A jewel of the collection is “Bonnet Contest,” ripe with lyrical lines and coupled with loose rhymes. Read silently or aloud, the reader can be endlessly entertained by the playful and adept use of assonance and alliteration.
Beyond indifferent daffodilsIn contrast to the dancing syllables seen here are foreboding images of sickness cast on birds and parents. These juxtapositions give the reader a glimpse into the house as it exists in Kaufman’s realm of metaphors, a place filled with an awareness of the imminent future and the fading past.
and bleary cherries, dollops
and fillips of tulips
girding the garden,
the willows are willing
This awareness extends to poems throughout House Music, exemplified in “Sakura Park,” where the “living words” of a friend continue on after her death, outlasting the time cried out by bells and other noises in “the cacophony of blather.” Again, in these lines, Kaufman shapes and guides her concepts with rhymes that lend a musical tone to the story-telling. Just as sickness accompanies the growth and renewal of “Bonnet Contest,” so do the bells in this short memorial poem ring sour; in every house there is loss.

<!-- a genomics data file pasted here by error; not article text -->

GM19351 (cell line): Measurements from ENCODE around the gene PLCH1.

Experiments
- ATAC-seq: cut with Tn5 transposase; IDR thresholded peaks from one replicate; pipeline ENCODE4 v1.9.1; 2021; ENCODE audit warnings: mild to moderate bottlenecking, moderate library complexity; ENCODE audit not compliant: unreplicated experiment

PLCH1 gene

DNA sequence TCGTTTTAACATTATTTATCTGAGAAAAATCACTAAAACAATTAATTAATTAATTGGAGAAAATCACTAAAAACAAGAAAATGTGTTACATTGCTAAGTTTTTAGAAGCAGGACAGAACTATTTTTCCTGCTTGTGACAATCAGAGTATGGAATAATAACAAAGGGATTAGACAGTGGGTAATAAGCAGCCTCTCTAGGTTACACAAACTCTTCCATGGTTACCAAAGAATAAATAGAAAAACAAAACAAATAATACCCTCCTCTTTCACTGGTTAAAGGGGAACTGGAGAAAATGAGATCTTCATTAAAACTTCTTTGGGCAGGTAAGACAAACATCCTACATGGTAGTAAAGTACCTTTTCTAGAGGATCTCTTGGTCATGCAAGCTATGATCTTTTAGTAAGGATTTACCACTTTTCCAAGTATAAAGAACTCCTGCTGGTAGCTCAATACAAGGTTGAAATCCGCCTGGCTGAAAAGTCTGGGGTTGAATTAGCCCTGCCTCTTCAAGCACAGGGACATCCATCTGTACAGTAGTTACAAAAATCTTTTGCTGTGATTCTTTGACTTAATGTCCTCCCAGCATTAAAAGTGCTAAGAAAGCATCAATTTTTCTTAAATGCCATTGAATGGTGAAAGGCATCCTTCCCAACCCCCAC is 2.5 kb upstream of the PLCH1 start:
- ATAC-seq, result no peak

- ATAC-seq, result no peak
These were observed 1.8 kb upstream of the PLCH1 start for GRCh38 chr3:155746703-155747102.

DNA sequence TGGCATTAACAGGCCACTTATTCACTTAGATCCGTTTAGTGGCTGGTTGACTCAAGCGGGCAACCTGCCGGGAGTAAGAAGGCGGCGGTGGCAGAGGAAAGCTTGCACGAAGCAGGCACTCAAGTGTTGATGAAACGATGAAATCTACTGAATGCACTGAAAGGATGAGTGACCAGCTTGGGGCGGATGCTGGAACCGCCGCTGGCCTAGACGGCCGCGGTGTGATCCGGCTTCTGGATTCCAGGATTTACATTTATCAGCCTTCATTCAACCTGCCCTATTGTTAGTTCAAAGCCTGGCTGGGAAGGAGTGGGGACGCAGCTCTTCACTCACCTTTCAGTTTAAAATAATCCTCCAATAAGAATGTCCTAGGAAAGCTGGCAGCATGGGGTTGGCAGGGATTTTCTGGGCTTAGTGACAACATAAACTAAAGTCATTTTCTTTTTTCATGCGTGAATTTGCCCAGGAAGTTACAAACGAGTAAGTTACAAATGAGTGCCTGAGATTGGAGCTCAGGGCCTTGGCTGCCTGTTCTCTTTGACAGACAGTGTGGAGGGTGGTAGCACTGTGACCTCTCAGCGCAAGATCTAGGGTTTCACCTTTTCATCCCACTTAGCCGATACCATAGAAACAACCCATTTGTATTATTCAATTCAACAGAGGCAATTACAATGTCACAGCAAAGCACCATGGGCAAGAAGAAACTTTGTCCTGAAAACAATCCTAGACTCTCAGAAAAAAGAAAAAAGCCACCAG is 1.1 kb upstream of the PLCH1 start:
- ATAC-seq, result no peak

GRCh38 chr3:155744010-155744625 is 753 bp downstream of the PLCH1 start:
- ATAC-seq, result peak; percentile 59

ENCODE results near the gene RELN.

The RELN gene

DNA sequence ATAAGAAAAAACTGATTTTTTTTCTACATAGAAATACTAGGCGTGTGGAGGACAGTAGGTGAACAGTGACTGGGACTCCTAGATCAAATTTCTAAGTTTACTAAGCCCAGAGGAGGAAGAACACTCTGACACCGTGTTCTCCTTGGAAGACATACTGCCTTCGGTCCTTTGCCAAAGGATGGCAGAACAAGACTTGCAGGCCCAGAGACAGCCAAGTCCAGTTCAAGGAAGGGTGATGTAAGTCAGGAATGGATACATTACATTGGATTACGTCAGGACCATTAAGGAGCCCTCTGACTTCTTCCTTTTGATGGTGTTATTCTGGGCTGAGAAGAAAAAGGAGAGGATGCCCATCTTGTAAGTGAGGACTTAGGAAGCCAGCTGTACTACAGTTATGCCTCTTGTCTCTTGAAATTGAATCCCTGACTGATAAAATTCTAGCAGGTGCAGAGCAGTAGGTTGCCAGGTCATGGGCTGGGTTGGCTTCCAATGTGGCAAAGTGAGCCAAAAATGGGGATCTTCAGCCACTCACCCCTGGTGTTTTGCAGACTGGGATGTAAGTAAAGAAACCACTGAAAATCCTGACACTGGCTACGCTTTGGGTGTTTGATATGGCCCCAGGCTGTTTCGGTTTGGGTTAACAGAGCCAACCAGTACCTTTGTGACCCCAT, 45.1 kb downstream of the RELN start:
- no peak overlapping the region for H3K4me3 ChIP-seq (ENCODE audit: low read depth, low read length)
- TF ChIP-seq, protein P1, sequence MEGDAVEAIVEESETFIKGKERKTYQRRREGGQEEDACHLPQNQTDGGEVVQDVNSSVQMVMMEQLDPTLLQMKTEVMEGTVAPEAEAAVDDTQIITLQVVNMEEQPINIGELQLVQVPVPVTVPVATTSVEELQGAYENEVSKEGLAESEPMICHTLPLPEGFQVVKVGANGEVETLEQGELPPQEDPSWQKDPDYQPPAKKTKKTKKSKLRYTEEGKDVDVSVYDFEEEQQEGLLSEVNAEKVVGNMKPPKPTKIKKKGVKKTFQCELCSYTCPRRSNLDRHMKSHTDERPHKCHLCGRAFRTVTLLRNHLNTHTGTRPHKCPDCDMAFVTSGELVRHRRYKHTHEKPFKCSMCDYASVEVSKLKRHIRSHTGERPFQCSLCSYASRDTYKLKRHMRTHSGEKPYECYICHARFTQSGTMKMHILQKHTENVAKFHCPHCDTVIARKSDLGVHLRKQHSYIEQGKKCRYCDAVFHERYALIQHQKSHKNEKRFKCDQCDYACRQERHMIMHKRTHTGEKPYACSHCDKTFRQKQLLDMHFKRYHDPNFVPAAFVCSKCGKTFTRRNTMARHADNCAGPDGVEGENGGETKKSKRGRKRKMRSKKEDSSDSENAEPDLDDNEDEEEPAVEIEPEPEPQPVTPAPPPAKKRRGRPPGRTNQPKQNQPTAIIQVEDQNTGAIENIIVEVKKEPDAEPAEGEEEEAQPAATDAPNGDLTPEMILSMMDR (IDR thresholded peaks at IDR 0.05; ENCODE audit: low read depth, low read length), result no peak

Along with loss are strong thematic elements of the fleeting nature of life and those objects in our shared world that outlast it. The establishing line of “Waves,” the first poem, declares, “Permanent should be forever,” a claim that lingers and reemerges in especially poignant poems such as “Thieves”: a cry out over the loss of generational treasures and the sentiments that remain in their stead. The essential struggle of this theme is displayed in the concluding couplet: “Who can distinguish life from things? // One night of weeping on the train to Queens.” The house is real, the treasures are real, and the delicate features of even the most innocuous-seeming poem in this collection belie the deep concerns of our humanity.
Have no fear that Ellen Kaufman will lead you wandering on a pointless journey. Her word choices are unerring and her aim is true. Each poem is a finely tuned instrument that plays a different chord in the heart, some slow sadness, and some lilting with joy and fond remembrances. Without a sour note, Kaufman’s House Music will have you tuned in from the first page until the last line.